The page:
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Tiresias: The Ancient Mediterranean Religions Source Database



8236
New Testament, 1 Timothy, 5.7


καὶ ταῦτα παράγγελλε, ἵνα ἀνεπίλημπτοι ὦσιν·Also command these things, that they may be without reproach.


Intertexts (texts cited often on the same page as the searched text):

33 results
1. Hebrew Bible, Deuteronomy, 24.1 (9th cent. BCE - 3rd cent. BCE)

24.1. כִּי־תַשֶּׁה בְרֵעֲךָ מַשַּׁאת מְאוּמָה לֹא־תָבֹא אֶל־בֵּיתוֹ לַעֲבֹט עֲבֹטוֹ׃ 24.1. כִּי־יִקַּח אִישׁ אִשָּׁה וּבְעָלָהּ וְהָיָה אִם־לֹא תִמְצָא־חֵן בְּעֵינָיו כִּי־מָצָא בָהּ עֶרְוַת דָּבָר וְכָתַב לָהּ סֵפֶר כְּרִיתֻת וְנָתַן בְּיָדָהּ וְשִׁלְּחָהּ מִבֵּיתוֹ׃ 24.1. When a man taketh a wife, and marrieth her, then it cometh to pass, if she find no favour in his eyes, because he hath found some unseemly thing in her, that he writeth her a bill of divorcement, and giveth it in her hand, and sendeth her out of his house,"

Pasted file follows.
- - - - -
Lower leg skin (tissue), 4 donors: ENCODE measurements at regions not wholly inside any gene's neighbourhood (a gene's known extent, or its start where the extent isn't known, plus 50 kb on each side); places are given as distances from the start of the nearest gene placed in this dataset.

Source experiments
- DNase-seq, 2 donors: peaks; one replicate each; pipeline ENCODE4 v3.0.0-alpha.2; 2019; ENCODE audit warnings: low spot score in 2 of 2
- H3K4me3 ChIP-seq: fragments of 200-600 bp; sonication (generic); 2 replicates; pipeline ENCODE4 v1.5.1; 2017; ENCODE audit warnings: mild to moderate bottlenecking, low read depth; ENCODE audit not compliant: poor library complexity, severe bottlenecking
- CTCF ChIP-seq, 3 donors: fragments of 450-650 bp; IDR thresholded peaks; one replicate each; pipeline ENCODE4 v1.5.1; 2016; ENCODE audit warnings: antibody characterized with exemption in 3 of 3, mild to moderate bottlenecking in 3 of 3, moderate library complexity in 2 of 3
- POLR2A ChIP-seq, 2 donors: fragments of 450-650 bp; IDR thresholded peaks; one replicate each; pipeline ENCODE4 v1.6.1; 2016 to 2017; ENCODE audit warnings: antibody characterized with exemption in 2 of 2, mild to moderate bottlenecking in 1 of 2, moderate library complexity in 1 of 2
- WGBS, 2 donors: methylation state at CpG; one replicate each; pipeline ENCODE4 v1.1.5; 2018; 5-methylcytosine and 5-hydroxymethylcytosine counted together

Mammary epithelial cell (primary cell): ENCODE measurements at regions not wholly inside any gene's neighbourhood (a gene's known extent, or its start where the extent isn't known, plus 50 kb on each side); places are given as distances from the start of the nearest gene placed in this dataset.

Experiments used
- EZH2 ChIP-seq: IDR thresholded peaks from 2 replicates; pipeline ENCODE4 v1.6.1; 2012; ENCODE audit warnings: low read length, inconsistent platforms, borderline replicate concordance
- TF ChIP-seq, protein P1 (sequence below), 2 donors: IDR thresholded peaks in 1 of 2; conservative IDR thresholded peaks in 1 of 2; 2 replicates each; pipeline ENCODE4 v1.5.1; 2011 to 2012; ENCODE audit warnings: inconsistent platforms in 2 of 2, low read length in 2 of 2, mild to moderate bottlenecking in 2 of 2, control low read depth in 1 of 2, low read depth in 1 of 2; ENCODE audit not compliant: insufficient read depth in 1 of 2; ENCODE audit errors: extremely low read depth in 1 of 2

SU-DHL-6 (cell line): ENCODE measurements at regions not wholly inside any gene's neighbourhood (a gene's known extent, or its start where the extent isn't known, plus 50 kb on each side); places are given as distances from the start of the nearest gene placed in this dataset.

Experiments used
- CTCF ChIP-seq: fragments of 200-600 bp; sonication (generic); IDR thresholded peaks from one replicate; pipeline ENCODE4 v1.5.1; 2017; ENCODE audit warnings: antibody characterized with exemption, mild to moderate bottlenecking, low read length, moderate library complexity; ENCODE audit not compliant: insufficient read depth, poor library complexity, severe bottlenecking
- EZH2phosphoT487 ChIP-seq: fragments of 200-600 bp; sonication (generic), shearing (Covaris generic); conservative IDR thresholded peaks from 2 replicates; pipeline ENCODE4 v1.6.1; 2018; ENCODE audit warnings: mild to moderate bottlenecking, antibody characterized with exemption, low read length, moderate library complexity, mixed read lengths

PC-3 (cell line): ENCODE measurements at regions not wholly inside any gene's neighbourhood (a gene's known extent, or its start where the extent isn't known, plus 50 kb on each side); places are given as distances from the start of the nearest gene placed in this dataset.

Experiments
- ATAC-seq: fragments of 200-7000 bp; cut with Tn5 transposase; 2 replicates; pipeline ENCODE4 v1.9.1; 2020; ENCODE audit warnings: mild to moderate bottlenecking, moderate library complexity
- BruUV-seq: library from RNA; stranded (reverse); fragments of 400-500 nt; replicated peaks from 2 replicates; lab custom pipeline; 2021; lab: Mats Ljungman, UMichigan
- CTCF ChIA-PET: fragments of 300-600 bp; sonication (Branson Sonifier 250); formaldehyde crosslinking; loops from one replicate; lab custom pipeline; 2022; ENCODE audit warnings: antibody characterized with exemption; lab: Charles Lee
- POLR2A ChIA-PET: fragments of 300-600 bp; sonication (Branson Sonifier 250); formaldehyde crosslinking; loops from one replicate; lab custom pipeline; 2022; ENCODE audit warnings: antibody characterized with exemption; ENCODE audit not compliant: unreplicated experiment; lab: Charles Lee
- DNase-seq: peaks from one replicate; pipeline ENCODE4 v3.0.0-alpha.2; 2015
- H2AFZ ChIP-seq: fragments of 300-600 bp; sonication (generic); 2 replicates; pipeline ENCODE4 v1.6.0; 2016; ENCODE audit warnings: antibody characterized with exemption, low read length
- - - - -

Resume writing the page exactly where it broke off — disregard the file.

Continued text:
2. Xenophon, Memoirs, 2.2.4-2.2.5 (5th cent. BCE - 4th cent. BCE)

2.2.4. of course you don’t suppose that lust provokes men to beget children, when the streets and the stews are full of means to satisfy that? We obviously select for wives the women who will bear us the best children, and then marry them to raise a family. 2.2.5. The man supports the woman who is to share with him the duty of parentage and provides for the expected children whatever he thinks will contribute to their benefit in life, and accumulates as much of it as he can. The woman conceives and bears her burden in travail, risking her life, and giving of her own food; and, with much labour, having endured to the end and brought forth her child, she rears and cares for it, although she has not received any good thing, and the babe neither recognises its benefactress nor can make its wants known to her: still she guesses what is good for it and what it likes, and seeks to supply these things, and rears it for a long season, enduring toil day and night, nothing knowing what return she will get.